Grant McGregor News

How to Combat the ‘Insider Threat’

January 30 2017

Many businesses consider cyber threats as external forces, attempting to penetrate their defences from the outside in. In truth, however, threats often originate from within.

The insider threat refers to data being compromised from within an organisation – whether knowingly or unknowingly – by employees.

This article will look at the different types of insider threat and what businesses can do to protect themselves.

In order to combat the insider threat, organisations must first gain an understanding of what these threats are and how they manifest themselves within the workplace.

Broadly speaking, there are three distinct types of insider threats: accidental, negligent and malicious.

 

The ‘accidental’ threat

When employees lack an understanding of cybersecurity issues and best practice for combatting threats, they can unknowingly behave in ways that compromise the organisation’s security. This type of threat is deemed ‘accidental’ because it arises simply due to lack of knowledge, rather than malicious intent or a conscious disregard for company policy.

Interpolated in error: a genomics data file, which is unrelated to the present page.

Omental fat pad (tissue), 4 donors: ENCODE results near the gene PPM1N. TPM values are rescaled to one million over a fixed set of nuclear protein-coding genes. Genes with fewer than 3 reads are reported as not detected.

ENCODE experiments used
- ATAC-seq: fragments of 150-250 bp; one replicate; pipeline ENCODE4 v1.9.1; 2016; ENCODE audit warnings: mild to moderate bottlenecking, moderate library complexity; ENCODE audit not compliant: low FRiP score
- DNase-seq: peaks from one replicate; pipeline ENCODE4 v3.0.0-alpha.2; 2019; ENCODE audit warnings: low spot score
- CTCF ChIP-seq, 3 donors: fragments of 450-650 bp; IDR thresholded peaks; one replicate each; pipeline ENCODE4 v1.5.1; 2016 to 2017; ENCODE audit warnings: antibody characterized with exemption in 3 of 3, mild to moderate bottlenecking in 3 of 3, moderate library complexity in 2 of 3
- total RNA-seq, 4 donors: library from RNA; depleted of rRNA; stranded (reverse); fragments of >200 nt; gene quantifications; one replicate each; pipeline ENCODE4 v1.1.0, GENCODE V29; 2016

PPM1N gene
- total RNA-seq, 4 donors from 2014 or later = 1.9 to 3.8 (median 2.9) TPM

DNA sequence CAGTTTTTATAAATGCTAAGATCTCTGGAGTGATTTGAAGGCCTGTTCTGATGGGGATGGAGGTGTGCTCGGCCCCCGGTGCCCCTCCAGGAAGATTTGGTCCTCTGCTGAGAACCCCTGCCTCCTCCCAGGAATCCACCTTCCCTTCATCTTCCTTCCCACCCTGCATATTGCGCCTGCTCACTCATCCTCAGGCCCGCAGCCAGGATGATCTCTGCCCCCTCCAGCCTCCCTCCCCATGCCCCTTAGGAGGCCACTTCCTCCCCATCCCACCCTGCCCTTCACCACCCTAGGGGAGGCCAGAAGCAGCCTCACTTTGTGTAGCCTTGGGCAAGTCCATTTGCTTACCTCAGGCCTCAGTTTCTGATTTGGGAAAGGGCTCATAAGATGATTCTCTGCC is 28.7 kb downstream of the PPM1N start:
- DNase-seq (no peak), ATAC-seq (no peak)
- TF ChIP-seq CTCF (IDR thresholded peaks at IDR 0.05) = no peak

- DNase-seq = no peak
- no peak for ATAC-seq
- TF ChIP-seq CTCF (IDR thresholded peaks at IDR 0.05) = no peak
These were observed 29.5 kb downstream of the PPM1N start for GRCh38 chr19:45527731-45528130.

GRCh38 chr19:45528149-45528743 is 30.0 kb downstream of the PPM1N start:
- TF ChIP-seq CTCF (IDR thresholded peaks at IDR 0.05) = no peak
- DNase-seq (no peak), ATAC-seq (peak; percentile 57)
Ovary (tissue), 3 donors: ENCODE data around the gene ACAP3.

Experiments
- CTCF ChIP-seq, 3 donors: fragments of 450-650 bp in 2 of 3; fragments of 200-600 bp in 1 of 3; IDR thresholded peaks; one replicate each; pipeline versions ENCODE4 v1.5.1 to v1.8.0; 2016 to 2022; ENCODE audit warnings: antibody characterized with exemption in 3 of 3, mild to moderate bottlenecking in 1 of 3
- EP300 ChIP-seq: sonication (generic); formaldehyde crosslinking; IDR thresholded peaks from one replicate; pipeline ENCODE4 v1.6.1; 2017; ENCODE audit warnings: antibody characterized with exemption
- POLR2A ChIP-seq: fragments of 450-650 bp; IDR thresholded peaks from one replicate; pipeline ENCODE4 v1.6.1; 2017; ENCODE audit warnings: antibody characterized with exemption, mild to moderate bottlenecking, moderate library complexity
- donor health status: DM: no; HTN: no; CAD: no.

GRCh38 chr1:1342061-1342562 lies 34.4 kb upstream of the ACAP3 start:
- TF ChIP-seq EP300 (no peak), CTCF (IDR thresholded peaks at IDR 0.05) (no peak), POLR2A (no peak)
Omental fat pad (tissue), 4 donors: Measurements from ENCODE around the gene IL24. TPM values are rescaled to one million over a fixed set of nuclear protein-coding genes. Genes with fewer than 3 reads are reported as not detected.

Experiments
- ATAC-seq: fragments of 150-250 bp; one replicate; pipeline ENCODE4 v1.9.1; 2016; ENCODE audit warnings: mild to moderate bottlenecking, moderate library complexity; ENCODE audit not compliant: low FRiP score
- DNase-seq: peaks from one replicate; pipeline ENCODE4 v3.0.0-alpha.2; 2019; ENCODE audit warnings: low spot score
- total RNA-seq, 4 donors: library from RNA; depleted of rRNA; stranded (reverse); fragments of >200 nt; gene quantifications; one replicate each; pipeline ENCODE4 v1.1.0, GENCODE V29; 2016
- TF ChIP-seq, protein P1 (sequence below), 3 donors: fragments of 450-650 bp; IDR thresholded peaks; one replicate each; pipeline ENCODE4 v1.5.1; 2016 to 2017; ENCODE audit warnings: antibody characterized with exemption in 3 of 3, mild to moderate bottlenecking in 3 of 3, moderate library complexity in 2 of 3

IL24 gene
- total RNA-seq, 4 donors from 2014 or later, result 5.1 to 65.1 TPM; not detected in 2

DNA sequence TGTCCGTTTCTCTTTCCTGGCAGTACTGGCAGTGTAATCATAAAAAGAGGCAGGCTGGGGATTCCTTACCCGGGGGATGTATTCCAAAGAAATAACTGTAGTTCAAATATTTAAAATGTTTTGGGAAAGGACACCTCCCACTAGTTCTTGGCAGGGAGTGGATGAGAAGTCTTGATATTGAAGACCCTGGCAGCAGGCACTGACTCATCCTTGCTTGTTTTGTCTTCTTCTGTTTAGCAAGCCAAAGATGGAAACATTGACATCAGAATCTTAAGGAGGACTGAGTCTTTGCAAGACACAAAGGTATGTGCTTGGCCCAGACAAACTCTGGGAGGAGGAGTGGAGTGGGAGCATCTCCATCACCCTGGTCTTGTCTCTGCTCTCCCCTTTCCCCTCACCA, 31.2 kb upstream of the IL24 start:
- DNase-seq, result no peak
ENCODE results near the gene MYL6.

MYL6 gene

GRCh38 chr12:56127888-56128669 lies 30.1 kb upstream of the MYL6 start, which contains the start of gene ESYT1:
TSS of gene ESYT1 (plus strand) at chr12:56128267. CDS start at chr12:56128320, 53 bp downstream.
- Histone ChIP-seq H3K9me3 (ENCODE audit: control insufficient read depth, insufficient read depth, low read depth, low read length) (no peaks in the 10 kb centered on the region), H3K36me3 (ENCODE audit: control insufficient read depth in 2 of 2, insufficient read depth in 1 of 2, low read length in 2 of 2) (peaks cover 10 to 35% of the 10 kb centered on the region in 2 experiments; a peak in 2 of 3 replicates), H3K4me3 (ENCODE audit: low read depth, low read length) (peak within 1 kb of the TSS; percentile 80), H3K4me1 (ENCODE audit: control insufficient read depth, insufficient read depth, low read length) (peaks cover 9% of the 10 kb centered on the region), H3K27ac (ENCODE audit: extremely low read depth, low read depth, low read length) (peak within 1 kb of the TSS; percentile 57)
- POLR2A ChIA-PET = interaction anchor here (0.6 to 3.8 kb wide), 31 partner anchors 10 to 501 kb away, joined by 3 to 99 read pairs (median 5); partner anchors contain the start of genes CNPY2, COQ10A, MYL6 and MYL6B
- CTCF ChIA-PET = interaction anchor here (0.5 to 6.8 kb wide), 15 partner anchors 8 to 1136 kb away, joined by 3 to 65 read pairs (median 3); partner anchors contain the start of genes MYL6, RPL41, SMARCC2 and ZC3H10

For example, an accidental threat might arise because an employee, having had no cybersecurity training, opens a phishing email or clicks on a malicious link. The Verizon 2016 Data Breach Incident Report indicated that accidents contributed to nearly a third of security incidents in the previous year.

Cybercriminals are ready and waiting to exploit security holes within organisations. The accidental threat need not account for so many security breaches. The antidote is simple: provide regular, up-to-date cybersecurity training to every single employee. We can help you do this.

 

The ‘negligent’ threat